Lawmakers on Monday passed a Democratic plan to close the state's latest budget deficit, even though Gov. M. Jodi Rell and her fellow Republicans claimed it falls far short of what's needed to balance the books.
The proposal by the majority Democrats, approved along mostly party lines, still leaves the state with a $137 million deficit, and the governor with the task of deciding how to cover the remaining red ink.
Sen. Dan Debicella, ranking Republican on the Legislature's budget-writing committee, accused the majority Democrats of "punting" to Rell the hard decisions about which programs to cut.
"Today we are trapped in 'Groundhog Day,' where again we have a bill before us that does not close the full deficit," said Debicella, of Shelton.
Democrats maintain the governor has not done enough to reduce spending within her agencies, such as reducing middle management. They claim the bulk of the deficit can be blamed on overspending by the administration, not just a decline in tax revenues.
"The governor must live within the means of the biennial budget," said Senate President Donald Williams Jr., D-Brooklyn. "That's what families around the state of Connecticut are doing."
The governor did not say whether she would sign the deficit-cutting plan into law. In a written statement issued after the votes, said she was "profoundly disappointed" and said state taxpayers have a right to be angry with the situation.
"They are faced with a bill for a state government that has become bloated and unaffordable," Rell said. "Instead of paring back on spending, the majority continues to run from their responsibility."
Democrats in the General Assembly passed a two-year, $37.6 billion budget without Rell's signature in September after a monthslong impasse with her. That budget is now about $467 million short. The figure, however, includes a planned $130 million sales tax reduction that has been scrapped because of falling state revenues.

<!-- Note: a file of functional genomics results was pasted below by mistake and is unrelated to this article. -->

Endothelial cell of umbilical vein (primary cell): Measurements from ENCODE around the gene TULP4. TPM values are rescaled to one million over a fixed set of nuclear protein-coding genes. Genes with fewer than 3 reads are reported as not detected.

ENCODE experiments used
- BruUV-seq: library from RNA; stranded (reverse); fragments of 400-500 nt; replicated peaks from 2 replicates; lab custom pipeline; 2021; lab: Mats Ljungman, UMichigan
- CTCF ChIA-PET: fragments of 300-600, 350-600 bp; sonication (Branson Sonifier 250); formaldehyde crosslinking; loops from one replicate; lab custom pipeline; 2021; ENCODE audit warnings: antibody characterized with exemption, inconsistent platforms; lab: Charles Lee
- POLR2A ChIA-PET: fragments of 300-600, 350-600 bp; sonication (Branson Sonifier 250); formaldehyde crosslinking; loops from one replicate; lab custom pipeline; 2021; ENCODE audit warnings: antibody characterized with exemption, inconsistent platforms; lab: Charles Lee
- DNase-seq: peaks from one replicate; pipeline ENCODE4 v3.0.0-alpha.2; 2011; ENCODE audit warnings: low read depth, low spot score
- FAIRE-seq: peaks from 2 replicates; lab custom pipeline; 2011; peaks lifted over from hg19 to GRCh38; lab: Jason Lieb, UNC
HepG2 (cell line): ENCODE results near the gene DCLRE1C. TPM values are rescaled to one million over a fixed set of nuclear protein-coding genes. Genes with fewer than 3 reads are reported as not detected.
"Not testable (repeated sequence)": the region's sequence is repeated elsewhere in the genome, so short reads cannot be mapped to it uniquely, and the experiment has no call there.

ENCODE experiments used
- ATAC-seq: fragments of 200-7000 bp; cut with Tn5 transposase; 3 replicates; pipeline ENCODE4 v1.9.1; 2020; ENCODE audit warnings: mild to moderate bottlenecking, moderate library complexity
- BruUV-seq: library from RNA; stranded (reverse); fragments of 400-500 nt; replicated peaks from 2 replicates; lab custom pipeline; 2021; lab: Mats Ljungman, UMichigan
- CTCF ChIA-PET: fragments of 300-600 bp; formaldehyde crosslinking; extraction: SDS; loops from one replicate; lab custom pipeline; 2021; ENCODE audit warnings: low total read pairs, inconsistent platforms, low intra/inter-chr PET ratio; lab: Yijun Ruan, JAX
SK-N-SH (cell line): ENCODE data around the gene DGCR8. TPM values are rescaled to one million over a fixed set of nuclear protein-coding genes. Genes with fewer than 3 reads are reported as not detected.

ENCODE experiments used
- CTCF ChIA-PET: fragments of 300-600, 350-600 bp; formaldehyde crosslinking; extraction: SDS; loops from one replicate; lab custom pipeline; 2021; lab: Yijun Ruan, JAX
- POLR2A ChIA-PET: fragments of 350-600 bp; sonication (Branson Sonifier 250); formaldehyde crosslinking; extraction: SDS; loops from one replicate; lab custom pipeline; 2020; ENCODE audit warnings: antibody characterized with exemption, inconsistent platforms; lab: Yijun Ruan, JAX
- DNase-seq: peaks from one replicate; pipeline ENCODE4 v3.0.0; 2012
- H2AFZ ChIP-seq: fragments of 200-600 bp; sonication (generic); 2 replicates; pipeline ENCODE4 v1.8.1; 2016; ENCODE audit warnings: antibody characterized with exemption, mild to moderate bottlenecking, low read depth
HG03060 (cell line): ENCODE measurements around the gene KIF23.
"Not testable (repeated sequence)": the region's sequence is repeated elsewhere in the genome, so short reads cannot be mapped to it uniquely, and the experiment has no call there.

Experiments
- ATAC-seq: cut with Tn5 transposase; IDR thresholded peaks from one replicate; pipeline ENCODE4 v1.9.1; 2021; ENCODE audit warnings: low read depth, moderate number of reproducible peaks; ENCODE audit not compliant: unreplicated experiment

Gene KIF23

Rell called lawmakers back to the Capitol last week to vote on her own deficit-cutting plan, but the Democrats ignored the package. They said it would lead to at least 5,000 private-sector job cuts across the state because of her proposed reductions to hospitals and nonprofit social services agencies
They also balked at Rell's proposal to reduce state aid to cities and towns.
"I know that every one of you received thousands of e-mails from people who were going to impacted by this," House Majority Leader Denise Merrill, D-Mansfield, told fellow legislators. "We've got to come out of this, and that's not the way to do it."
The Democrats' plan reduces spending by $12.4 million, according to the nonpartisan Office of Fiscal Analysis. It also siphons money from various state funds and postpones a planned reduction in the state's inheritance tax for two years.
Democrats also publicly urged Rell to meet with the state employee unions to reach additional concessions, such as delaying a payment to the pension fund. Rell said her staff has reached out to the chief negotiator for the unions.
While leaders of the State Employees Bargaining Agent Coalition said they're willing to meet with the Rell administration "to discuss real solutions to the continuing economic crisis," they will not return to the bargaining table to negotiate additional concessions.
SEBAC said it has already saved the state nearly $1 billion in givebacks and other concessions.
"Without the concessions already agreed to by state public service workers, our budget deficit would be even larger," said Rick Tanasi, president of the State Vocational Federation of Teachers, Local 4200A.